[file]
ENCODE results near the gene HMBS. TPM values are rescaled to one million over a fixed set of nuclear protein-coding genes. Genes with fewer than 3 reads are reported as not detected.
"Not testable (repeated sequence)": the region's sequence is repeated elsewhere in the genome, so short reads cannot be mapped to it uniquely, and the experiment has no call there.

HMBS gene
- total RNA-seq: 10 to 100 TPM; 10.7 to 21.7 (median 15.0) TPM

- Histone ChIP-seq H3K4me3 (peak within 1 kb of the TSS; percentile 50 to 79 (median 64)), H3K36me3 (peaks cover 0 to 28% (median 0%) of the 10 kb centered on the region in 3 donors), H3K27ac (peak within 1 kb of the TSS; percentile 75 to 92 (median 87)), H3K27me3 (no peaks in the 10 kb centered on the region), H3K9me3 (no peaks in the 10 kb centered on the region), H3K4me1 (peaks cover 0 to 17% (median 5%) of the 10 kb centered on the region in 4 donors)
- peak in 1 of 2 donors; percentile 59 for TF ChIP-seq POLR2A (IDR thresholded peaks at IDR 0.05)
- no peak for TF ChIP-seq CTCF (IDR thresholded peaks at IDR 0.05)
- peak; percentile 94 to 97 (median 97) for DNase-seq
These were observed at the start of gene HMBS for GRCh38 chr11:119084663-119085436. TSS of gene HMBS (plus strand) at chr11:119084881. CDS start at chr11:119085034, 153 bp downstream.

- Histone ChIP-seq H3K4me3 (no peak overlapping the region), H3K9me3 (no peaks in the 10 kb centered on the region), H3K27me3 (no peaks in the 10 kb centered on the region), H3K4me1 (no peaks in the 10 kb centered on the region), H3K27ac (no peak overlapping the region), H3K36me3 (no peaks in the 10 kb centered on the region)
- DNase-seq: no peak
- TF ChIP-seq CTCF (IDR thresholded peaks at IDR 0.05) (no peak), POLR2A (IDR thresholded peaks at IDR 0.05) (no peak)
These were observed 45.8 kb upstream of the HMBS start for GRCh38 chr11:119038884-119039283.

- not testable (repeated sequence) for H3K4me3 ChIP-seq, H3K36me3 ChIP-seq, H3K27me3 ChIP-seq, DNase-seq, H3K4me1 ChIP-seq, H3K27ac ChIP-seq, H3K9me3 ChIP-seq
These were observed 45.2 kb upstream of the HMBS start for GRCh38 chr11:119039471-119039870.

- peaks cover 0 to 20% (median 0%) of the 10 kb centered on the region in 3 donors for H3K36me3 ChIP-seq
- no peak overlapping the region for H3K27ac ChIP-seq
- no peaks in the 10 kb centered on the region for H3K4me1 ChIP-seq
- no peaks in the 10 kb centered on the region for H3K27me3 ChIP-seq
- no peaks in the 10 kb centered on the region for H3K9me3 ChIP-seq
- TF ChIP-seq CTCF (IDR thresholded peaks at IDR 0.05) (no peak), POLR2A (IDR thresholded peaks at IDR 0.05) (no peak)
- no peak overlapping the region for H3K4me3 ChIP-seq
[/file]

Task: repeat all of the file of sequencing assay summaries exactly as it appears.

ENCODE results near the gene HMBS. TPM values are rescaled to one million over a fixed set of nuclear protein-coding genes. Genes with fewer than 3 reads are reported as not detected.
"Not testable (repeated sequence)": the region's sequence is repeated elsewhere in the genome, so short reads cannot be mapped to it uniquely, and the experiment has no call there.

HMBS gene
- total RNA-seq: 10 to 100 TPM; 10.7 to 21.7 (median 15.0) TPM

- Histone ChIP-seq H3K4me3 (peak within 1 kb of the TSS; percentile 50 to 79 (median 64)), H3K36me3 (peaks cover 0 to 28% (median 0%) of the 10 kb centered on the region in 3 donors), H3K27ac (peak within 1 kb of the TSS; percentile 75 to 92 (median 87)), H3K27me3 (no peaks in the 10 kb centered on the region), H3K9me3 (no peaks in the 10 kb centered on the region), H3K4me1 (peaks cover 0 to 17% (median 5%) of the 10 kb centered on the region in 4 donors)
- peak in 1 of 2 donors; percentile 59 for TF ChIP-seq POLR2A (IDR thresholded peaks at IDR 0.05)
- no peak for TF ChIP-seq CTCF (IDR thresholded peaks at IDR 0.05)
- peak; percentile 94 to 97 (median 97) for DNase-seq
These were observed at the start of gene HMBS for GRCh38 chr11:119084663-119085436. TSS of gene HMBS (plus strand) at chr11:119084881. CDS start at chr11:119085034, 153 bp downstream.

- Histone ChIP-seq H3K4me3 (no peak overlapping the region), H3K9me3 (no peaks in the 10 kb centered on the region), H3K27me3 (no peaks in the 10 kb centered on the region), H3K4me1 (no peaks in the 10 kb centered on the region), H3K27ac (no peak overlapping the region), H3K36me3 (no peaks in the 10 kb centered on the region)
- DNase-seq: no peak
- TF ChIP-seq CTCF (IDR thresholded peaks at IDR 0.05) (no peak), POLR2A (IDR thresholded peaks at IDR 0.05) (no peak)
These were observed 45.8 kb upstream of the HMBS start for GRCh38 chr11:119038884-119039283.

- not testable (repeated sequence) for H3K4me3 ChIP-seq, H3K36me3 ChIP-seq, H3K27me3 ChIP-seq, DNase-seq, H3K4me1 ChIP-seq, H3K27ac ChIP-seq, H3K9me3 ChIP-seq
These were observed 45.2 kb upstream of the HMBS start for GRCh38 chr11:119039471-119039870.

- peaks cover 0 to 20% (median 0%) of the 10 kb centered on the region in 3 donors for H3K36me3 ChIP-seq
- no peak overlapping the region for H3K27ac ChIP-seq
- no peaks in the 10 kb centered on the region for H3K4me1 ChIP-seq
- no peaks in the 10 kb centered on the region for H3K27me3 ChIP-seq
- no peaks in the 10 kb centered on the region for H3K9me3 ChIP-seq
- TF ChIP-seq CTCF (IDR thresholded peaks at IDR 0.05) (no peak), POLR2A (IDR thresholded peaks at IDR 0.05) (no peak)
- no peak overlapping the region for H3K4me3 ChIP-seq